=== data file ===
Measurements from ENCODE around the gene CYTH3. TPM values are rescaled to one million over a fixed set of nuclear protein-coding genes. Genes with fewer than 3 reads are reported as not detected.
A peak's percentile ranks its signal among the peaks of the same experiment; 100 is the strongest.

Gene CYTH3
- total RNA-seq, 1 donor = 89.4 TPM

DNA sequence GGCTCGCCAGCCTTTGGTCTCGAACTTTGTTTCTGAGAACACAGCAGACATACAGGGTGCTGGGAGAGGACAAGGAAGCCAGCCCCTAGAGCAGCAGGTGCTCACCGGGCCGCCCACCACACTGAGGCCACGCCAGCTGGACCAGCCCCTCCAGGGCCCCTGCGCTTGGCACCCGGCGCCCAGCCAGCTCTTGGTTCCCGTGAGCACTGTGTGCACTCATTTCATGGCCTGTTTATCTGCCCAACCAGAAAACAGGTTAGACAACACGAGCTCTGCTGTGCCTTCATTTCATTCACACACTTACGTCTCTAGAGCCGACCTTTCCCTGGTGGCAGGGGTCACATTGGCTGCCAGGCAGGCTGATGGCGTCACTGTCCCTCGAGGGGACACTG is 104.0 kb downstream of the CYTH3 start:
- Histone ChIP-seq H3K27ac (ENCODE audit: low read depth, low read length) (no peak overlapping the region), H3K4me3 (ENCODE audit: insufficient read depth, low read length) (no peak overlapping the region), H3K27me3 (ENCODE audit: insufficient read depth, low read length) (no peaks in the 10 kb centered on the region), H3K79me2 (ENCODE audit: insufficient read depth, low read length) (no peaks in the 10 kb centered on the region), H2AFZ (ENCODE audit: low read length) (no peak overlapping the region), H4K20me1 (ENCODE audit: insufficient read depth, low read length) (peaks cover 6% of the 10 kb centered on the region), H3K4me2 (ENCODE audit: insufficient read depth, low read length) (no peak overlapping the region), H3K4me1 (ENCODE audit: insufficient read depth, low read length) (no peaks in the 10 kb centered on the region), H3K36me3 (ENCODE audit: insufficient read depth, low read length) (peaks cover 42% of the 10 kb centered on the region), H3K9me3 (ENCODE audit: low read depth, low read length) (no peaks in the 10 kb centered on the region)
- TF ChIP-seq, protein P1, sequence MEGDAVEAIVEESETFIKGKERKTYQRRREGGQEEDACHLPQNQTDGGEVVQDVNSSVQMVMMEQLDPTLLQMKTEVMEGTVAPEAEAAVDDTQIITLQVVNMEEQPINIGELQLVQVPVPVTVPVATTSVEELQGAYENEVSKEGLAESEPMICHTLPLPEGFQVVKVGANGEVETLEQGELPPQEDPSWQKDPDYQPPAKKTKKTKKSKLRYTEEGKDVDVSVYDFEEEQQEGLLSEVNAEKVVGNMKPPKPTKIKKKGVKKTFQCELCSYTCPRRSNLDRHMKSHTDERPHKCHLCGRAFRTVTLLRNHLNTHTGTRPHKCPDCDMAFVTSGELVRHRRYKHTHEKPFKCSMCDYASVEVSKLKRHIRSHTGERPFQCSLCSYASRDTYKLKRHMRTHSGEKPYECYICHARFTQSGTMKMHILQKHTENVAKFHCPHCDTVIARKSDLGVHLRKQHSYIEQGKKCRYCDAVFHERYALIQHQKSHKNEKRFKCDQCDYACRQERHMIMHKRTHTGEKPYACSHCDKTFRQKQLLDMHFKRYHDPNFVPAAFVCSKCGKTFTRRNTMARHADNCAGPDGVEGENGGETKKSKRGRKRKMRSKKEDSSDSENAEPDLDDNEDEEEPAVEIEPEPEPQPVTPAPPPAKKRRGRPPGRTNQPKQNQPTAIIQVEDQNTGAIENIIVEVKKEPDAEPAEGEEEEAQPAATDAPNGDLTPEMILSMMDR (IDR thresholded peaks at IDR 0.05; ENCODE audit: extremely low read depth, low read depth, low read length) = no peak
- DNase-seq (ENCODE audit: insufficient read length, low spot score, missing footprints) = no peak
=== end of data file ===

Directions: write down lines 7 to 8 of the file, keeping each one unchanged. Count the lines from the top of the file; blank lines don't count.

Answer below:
- TF ChIP-seq, protein P1, sequence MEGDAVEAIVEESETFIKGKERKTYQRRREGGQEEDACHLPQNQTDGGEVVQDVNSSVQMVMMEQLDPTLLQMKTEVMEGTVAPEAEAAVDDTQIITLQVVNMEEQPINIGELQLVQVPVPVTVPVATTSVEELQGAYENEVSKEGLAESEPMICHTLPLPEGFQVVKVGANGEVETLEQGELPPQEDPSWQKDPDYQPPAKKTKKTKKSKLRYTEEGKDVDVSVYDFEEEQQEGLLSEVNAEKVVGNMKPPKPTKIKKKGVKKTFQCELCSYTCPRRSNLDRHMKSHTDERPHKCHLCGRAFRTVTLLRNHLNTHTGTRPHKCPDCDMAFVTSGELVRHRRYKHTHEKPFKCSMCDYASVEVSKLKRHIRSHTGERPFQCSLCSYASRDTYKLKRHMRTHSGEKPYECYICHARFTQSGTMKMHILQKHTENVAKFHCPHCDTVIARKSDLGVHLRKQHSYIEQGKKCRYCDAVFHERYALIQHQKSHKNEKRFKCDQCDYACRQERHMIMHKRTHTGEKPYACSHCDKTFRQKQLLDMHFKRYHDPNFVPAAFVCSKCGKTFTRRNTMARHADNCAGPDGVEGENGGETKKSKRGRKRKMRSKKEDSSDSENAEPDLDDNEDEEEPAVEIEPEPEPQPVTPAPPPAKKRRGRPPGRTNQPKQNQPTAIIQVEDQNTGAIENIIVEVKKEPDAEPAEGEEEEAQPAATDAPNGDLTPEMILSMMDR (IDR thresholded peaks at IDR 0.05; ENCODE audit: extremely low read depth, low read depth, low read length) = no peak
- DNase-seq (ENCODE audit: insufficient read length, low spot score, missing footprints) = no peak